- Apple cider vinegar can burn if used in strong concentrations. - It will also sting if it is applied over open wounds, like picked and/or healing pimples. Immediately upon application, the ACV toner could also make your skin flush and turn red. Often, people who experience irritation from this toner are using too much ACV - either not diluting it enough or using the ACV toner too frequently for their skin's tolerance. Also, make sure you don't get any apple cider vinegar in your eyes because it will burn like the dickens!
- People with sensitive skin may not be able to use this toner at all. - If you do use this toner, it's a good idea to wear sunscreen and/or stay out of the sun since it exfoliates your skin, making it a little more sensitive to UV rays. For people with especially sensitive skin who want to try this toner, it is best to and apply it at night. This is a little counter-intuitive because some people say to put ACV on sunburns to speed up the healing process.
- Some people may experience purging. - Not everyone will purge when using the ACV toner, but it is a possibility for some people. Because apple cider vinegar is an acid and it exfoliates the skin, it can cause an "it gets worse before it gets better" situation as the exfoliating action brings clogs inside your skin to the surface of your skin. To minimize the chance of purging, introduce the ACV toner to your skin gradually. To figure out if you are purging or just breaking out, please check here.
Other health benefits of ACV
Besides putting apple cider vinegar on your skin, many people claim it does amazing things when taken internally. For more information and testimonials on the benefits of drinking apple cider vinegar, check here.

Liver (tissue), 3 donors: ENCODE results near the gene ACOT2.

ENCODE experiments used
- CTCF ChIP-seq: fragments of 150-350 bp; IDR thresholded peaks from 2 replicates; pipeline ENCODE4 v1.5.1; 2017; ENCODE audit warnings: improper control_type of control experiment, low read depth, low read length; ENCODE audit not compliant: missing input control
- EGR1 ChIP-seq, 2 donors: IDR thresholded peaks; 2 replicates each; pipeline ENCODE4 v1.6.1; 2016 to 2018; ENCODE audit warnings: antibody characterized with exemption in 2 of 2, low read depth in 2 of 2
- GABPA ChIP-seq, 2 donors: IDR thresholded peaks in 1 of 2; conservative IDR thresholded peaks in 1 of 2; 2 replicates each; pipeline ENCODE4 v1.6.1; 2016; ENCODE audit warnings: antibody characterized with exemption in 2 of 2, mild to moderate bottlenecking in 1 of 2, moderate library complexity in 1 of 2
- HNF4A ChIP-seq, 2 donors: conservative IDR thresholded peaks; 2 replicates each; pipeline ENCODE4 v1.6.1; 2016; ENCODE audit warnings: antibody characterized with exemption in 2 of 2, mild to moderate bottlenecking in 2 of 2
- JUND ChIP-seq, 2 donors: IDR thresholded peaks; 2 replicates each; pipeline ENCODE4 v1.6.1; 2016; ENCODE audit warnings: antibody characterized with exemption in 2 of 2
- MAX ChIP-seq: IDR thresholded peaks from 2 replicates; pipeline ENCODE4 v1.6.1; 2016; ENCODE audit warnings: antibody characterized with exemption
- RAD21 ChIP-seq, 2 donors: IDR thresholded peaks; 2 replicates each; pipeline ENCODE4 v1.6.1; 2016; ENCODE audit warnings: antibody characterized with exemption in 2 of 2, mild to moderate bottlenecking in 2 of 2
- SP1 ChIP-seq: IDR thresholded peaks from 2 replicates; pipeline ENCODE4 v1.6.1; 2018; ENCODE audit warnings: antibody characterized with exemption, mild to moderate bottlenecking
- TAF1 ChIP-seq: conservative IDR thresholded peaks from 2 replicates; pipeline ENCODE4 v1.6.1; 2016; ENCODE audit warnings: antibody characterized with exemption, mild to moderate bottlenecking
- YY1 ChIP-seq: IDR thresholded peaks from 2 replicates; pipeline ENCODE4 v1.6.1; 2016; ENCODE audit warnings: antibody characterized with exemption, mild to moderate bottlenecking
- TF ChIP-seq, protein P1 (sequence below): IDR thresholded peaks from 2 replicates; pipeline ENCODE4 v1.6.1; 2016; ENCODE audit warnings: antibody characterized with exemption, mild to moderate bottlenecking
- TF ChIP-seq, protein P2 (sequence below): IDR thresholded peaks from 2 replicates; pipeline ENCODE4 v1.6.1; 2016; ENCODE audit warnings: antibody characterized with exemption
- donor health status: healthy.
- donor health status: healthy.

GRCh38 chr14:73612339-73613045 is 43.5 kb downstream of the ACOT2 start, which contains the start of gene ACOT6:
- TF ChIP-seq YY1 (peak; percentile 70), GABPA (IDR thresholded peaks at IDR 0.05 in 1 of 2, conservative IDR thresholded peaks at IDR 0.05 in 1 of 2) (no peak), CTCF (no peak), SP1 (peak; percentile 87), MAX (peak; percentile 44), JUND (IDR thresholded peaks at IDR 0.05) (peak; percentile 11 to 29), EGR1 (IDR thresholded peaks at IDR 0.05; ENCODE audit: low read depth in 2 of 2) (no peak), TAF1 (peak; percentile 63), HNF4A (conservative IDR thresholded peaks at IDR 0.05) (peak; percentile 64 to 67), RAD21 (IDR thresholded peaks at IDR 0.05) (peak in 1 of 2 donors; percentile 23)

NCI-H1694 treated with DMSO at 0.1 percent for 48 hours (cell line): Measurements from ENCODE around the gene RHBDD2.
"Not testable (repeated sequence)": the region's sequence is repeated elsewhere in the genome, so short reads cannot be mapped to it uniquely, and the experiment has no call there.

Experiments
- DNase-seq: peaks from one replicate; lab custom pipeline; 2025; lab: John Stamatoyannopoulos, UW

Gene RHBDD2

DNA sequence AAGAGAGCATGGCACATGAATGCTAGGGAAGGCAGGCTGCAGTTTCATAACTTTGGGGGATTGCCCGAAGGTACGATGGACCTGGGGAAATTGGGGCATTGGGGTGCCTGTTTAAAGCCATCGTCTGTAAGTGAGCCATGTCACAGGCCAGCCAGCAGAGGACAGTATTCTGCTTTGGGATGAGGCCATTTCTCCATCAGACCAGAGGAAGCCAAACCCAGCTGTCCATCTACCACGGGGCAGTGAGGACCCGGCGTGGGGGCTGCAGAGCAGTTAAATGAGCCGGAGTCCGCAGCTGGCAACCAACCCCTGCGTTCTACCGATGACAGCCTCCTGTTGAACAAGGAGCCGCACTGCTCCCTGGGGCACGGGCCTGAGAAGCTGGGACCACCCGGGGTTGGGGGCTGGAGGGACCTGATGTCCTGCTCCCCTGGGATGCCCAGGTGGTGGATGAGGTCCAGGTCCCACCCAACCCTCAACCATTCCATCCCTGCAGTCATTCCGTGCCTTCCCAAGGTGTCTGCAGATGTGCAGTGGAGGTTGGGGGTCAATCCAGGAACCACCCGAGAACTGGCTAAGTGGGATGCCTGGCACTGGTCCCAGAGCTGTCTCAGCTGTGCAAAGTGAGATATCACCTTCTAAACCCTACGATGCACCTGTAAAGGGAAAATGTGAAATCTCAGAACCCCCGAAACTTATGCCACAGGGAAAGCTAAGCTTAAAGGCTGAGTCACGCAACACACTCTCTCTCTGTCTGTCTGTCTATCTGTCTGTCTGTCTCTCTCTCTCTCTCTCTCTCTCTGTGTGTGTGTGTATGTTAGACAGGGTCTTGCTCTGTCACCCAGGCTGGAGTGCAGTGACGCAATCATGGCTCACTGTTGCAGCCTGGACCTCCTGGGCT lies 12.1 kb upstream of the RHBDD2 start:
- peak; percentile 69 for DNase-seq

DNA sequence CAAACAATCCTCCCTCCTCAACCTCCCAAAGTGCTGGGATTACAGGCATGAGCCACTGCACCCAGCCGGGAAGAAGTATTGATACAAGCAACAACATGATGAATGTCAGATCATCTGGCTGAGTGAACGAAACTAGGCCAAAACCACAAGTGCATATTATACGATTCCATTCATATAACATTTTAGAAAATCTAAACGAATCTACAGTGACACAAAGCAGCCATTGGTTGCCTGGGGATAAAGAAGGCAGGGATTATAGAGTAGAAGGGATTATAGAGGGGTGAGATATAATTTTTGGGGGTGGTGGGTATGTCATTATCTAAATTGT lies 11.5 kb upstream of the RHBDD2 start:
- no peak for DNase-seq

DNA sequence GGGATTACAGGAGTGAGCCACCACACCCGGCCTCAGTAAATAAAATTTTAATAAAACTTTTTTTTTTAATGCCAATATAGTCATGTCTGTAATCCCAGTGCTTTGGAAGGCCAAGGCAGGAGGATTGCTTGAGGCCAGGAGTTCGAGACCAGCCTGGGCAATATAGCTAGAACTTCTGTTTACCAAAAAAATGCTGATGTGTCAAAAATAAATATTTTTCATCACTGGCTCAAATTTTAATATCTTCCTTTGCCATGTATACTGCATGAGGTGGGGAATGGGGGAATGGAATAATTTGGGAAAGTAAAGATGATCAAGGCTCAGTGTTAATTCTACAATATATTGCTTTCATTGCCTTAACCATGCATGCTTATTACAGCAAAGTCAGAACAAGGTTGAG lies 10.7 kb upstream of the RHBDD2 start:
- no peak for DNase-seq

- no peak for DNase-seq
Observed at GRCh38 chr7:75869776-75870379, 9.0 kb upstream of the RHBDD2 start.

My personal experience with ACV
I actually used this ACV toner for a few months and noticed that it did improve my acne. It didn't prevent the big, deep pimples from forming, but it helped with the smaller ones and overall skin texture. However, because it smelled bad and I found a store-bought product that worked just as well without the stench, I stopped using this toner. If you're looking for a cheap, easy to make acne treatment though, apple cider vinegar is one of the better at-home remedies I've tried.
Bottom line: The ACV toner is so cheap and easy to make and so easily customized to your skin, that it is worth trying for acne and other skin issues.
Last updated: October 16, 2013
Back « Acne Treatment List
- Use Retinoids the Right Way
- Wear Sunscreen the Right Way
- Facial Procedures: TCA Peels
- How to Choose the Right Moisturizer
- FAQ: Can I get a facial if I have active acne?